Seismic-Resistant Bridge Columns with Ultrahigh-Performance Concrete Segments
The flexural capacity of a well-designed RC column deteriorates under extreme ground motion as a result of crushing of the core concrete and buckling of the longitudinal bars in the plastic hinge regions. Thus, it is important to minimize damage at the plastic hinge region to develop high-performance bridge columns. A column that uses ultrahigh-performance concrete (UHPC) segments at the plastic hinge region is proposed to address this issue. Three reduced-scale columns were constructed and tested at the Tokyo Institute of Technology in Japan. Two of the columns with different plastic hinge details were investigated using bilateral cyclic loading. The first column had a reinforced concrete core encased in an UHPC jacket. The second column had an UHPC hollow-core plastic hinge combined with posttensioning. Both columns were designed to have approximately the same nominal strength. They were tested under orbital bilateral cyclic loading customized to impose flexural deformations and investigate the possibility of twisting of the columns. The column that had a solid concrete core was able to carry the applied axial load to a drift of 6%. The posttensioned column was able to carry the applied axial load to a drift of 3.5%. The third column was tested to investigate the seismic performance of the first column, which had a concrete core, under hybrid simulation. The proposed UHPC column exhibited good performance for a seismic-resistant column. Energy dissipation and hysteresis damping were also calculated. Two analytical approaches were used to estimate the columns' capacities.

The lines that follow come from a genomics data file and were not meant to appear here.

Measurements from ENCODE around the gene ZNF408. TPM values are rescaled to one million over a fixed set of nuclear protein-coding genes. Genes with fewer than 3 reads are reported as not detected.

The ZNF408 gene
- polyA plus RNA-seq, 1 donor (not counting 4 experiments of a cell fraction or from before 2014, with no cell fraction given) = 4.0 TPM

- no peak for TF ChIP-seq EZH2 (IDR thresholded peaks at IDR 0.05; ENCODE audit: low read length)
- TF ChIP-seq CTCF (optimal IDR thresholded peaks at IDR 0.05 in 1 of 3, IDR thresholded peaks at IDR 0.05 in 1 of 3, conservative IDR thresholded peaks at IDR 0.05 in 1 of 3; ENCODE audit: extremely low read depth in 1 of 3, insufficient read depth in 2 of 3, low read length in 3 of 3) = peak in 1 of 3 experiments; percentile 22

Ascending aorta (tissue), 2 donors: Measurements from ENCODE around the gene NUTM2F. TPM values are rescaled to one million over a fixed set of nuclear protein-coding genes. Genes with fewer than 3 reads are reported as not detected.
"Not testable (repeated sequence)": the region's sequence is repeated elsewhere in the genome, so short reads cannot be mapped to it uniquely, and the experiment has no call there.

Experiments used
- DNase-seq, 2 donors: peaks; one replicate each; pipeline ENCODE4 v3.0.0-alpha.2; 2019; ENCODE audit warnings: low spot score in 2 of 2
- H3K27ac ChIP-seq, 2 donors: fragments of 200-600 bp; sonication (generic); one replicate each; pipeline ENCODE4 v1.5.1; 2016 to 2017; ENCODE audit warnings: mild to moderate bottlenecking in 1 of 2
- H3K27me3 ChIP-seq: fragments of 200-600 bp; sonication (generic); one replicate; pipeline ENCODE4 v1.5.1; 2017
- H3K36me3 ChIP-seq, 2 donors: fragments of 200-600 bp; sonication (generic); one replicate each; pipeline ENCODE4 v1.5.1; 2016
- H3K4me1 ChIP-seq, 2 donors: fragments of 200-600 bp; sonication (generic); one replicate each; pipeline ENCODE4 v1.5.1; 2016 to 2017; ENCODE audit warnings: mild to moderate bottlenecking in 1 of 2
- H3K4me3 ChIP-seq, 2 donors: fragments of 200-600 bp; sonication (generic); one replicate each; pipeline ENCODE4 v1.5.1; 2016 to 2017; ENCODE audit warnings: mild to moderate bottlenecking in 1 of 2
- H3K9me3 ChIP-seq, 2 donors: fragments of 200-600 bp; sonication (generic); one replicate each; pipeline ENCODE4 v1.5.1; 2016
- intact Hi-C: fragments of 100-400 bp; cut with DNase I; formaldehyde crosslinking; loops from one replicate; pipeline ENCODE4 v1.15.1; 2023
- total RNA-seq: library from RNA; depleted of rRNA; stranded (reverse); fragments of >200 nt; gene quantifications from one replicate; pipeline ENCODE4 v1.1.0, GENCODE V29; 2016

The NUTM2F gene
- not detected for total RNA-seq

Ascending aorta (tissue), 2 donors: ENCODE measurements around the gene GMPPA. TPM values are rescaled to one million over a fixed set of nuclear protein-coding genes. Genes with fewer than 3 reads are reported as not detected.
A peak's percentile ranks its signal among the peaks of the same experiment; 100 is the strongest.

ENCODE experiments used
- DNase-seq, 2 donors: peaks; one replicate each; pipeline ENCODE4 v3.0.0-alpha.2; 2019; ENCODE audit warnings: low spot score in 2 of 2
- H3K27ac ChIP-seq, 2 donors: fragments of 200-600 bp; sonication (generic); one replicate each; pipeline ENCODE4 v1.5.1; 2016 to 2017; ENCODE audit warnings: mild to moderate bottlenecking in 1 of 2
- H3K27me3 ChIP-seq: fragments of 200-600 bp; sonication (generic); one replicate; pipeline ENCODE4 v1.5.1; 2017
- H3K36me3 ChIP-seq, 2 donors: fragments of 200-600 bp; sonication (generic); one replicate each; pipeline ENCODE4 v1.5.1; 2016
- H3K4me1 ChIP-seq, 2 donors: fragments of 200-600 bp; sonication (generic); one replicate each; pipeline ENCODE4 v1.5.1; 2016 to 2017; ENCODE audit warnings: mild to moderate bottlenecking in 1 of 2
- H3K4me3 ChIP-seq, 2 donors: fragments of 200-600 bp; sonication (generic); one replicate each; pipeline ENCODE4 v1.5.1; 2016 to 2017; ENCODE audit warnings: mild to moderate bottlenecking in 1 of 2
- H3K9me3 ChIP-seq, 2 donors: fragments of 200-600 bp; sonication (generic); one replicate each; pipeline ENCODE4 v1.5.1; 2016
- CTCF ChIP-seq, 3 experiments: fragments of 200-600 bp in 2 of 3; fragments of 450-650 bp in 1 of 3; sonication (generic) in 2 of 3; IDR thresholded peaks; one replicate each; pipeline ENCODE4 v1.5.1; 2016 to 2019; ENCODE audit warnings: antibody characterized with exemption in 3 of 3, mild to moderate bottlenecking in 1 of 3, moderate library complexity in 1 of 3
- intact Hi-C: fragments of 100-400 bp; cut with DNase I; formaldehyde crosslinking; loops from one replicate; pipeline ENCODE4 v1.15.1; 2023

S. Ichikawa et al., "Seismic-Resistant Bridge Columns with Ultrahigh-Performance Concrete Segments," Journal of Bridge Engineering, vol. 21, no. 9, American Society of Civil Engineers (ASCE), Sep 2016.
The definitive version is available at https://doi.org/10.1061/(ASCE)BE.1943-5592.0000898
Civil, Architectural and Environmental Engineering
Keywords and Phrases
Axial loads; Concretes; Cyclic loads; Earthquake engineering; Energy dissipation; Reinforced concrete; Seismic design; Seismology; Analytical approach; Damage resistants; Flexural deformations; Plastic hinge region; Reinforced concrete core; Self centering; Tokyo Institute of Technology; Ultra high performance concretes (UHPC); Bridges; Damage-resistant columns; Segmental columns; Self-centering
International Standard Serial Number (ISSN)
Article - Journal
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